Hubby is at the funeral services for Matt today. I’ve been holding back tears all morning. I feel so sorry for Matt’s family and friends as well as the law enforcement community. At the back of my mind is the little niggling thought that it could have just as easily been Hubby.
Hubby’s putting on a strong front, but I know it’s bothering him, too. He came to bed late last night, after and getting his dress uniform ready. He had listened to bagpipe music and it broke him up.
Bits and pieces of the story have come together. The suspect, Angilo Freeland, ran from a state trooper in 1999, and was later caught after a concealed weapon was found in h is truck. He jumped bail and eventually his arrest warrant was dropped. He must have thought the warrant was still active, otherwise I doubt he would’ve asked about a trip to jail and bailed when Doug pulled him over.
A lot has been made of the fact that 110 rounds were fired at the suspect, that 68 hit him. I don’t know how I feel about it. To an average person it seems excessive, overdone. But as the spouse of someone who was at risk, I’m not sure. Two bullets, 8, 68…they all would have had the same outcome. When Freeland refused to drop his gun, the officers responded as trained. He had already killed one and shot at two others. What were they supposed to do, fire off warning rounds? Wait until he emptied Matt’s gun at them then arrested him?
I’ve perused the local paper’s online forums. So many people in the community are quick to trash the police. They didn’t need to shoot so many times. Why don’t the police do as thorough a job when it’s not one of their own? Why is there such an uproar over a dead cop…he knew what he was getting into when he chose that career? The cops are just a bunch of corrupt racists.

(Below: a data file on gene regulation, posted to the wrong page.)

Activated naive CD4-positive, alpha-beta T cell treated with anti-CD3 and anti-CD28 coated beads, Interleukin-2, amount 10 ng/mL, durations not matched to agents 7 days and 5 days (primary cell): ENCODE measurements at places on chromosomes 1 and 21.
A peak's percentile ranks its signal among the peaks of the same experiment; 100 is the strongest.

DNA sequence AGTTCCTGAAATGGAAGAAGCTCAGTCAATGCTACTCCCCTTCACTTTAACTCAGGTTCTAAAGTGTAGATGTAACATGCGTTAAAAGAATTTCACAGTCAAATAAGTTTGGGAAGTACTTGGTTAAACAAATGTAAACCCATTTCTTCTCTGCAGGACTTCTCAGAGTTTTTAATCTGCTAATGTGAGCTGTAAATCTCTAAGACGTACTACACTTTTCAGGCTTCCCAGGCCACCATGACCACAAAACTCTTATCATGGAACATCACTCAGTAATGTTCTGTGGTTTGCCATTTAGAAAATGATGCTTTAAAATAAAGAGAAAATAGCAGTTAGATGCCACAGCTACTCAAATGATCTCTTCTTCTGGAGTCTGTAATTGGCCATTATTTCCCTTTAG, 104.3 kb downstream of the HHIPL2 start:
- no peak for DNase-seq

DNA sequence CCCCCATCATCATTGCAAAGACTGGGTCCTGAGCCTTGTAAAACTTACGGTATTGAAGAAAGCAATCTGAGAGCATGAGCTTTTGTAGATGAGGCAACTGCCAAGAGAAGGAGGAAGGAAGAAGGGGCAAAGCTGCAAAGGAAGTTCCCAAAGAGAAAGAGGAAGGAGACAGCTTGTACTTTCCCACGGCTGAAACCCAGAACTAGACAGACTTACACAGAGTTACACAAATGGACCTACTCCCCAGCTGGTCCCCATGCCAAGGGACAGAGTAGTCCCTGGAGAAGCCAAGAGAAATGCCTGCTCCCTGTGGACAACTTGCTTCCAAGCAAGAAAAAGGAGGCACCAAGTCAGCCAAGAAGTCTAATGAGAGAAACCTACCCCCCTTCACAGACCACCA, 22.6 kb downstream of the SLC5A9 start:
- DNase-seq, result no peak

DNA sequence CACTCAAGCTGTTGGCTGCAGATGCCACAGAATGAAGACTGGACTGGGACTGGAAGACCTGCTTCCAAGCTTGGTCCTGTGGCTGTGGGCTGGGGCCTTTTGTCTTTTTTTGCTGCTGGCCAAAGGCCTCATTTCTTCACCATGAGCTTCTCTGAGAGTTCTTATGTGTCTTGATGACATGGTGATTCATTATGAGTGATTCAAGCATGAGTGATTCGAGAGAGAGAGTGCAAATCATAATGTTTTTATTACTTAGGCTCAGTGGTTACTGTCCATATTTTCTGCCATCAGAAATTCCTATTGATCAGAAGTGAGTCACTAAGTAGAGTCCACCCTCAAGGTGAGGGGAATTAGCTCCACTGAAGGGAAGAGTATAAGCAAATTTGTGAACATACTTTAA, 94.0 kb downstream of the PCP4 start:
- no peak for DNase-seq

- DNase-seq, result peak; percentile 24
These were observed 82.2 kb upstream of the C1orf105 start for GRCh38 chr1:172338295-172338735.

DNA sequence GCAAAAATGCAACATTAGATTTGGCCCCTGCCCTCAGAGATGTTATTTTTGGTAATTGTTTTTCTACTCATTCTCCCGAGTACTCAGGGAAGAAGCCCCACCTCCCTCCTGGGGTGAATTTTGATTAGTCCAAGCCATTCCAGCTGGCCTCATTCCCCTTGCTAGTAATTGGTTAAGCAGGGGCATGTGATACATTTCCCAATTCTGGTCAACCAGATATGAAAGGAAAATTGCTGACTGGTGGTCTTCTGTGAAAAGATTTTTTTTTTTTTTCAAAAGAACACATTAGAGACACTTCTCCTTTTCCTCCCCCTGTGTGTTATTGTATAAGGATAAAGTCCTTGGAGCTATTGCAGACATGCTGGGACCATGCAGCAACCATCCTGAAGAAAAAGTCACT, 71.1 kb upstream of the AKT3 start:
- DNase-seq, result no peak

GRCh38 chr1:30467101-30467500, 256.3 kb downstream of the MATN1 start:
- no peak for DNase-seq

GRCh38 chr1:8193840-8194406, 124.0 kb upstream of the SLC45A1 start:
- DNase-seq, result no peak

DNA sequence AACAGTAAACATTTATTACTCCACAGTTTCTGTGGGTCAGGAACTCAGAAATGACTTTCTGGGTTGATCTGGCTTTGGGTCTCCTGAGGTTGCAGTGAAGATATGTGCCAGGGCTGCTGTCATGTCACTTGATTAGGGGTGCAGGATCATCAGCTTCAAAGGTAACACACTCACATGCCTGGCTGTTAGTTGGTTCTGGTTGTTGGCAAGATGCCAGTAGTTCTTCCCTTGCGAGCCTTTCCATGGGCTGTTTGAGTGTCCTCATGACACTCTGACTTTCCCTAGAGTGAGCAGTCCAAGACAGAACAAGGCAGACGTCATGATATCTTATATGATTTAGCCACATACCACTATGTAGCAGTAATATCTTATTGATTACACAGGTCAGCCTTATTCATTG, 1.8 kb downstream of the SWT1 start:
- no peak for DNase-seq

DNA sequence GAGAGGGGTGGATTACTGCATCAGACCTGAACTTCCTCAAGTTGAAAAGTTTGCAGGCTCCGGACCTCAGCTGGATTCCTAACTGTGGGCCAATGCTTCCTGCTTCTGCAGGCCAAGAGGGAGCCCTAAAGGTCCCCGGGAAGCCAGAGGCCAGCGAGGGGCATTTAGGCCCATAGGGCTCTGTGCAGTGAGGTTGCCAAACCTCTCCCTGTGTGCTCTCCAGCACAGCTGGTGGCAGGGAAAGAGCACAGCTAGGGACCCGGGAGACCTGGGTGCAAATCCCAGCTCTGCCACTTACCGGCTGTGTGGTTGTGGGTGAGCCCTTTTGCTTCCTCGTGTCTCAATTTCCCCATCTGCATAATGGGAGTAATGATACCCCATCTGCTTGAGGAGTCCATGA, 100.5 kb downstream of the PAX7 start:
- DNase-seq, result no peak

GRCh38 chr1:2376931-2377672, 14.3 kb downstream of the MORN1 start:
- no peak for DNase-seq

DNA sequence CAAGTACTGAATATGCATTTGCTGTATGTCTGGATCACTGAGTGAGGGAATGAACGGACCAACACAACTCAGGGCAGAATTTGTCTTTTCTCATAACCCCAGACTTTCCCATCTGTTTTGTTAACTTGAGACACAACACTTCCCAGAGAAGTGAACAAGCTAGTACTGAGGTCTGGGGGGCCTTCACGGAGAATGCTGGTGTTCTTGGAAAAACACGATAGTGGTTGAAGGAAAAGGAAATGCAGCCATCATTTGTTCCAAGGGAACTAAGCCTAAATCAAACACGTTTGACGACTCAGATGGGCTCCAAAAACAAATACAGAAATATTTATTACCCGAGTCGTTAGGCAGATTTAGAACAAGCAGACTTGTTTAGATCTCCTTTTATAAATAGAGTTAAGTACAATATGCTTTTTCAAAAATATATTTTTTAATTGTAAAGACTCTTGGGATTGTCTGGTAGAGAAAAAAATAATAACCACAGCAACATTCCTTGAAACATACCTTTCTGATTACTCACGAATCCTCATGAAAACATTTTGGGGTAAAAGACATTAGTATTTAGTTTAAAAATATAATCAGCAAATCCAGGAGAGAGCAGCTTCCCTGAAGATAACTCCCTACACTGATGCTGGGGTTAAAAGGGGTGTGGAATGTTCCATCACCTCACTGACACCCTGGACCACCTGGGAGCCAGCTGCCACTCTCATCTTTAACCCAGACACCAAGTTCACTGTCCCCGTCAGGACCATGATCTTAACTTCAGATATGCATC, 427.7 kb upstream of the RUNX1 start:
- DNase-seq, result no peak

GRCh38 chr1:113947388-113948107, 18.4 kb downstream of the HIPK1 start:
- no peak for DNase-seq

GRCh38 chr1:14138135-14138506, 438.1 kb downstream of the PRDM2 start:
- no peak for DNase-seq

To all these people, this is my response: Put yourself in the shoes of Matt’s widow and children. Or in the shoes of any of the other LEO’s loved ones. Did your loved one risk his life to search a heavily wooded area for his fallen friend? (The area where his friend was ambushed and brutally shot to death.) Did your loved one go to the trauma room and watch blood pour out his friend’s wounds as the doctors made futile efforts to save him?
Does your loved one regularly deal with people calling him a racist just because he’s doing his job? Does your loved one have to wonder if the next person he has contact with might be concealing a gun or knife? Does your loved make regular trips to the morgue?
Or better yet, put yourselves in the shoes of a LEO.
Hubby’s cases may not draw the manpower that this situation did, but he goes into each one wanting to solve it. The baby found in the dumpster this past May: cold case. Hubby still follows any potential leads on it. He still talks about it. He won’t rest until he’s no longer a detective or the case is solved. He investigates murders, suicides, overdoses, accidental deaths, SIDS deaths, neglect deaths…all with the same drive and desire to solve them. He deals with people who kill over drug money, people whose children die because they’d rather smoke crank then care for their kids, kids who find their grandpa with a self-inflicted gunshot wound on Christmas. For someone, who can’t imagine the horrors Hubby (and other cops) witness, to claim the police don’t take civilian cases seriously is an insult.
No one deserves to be murdered. Yes, I do feel pity for Freeland. He was a person, too, although I don’t understand the choices he made. He was someone’s child, someone’s companion. But he chose to brutally kill and faced the consequences of his actions.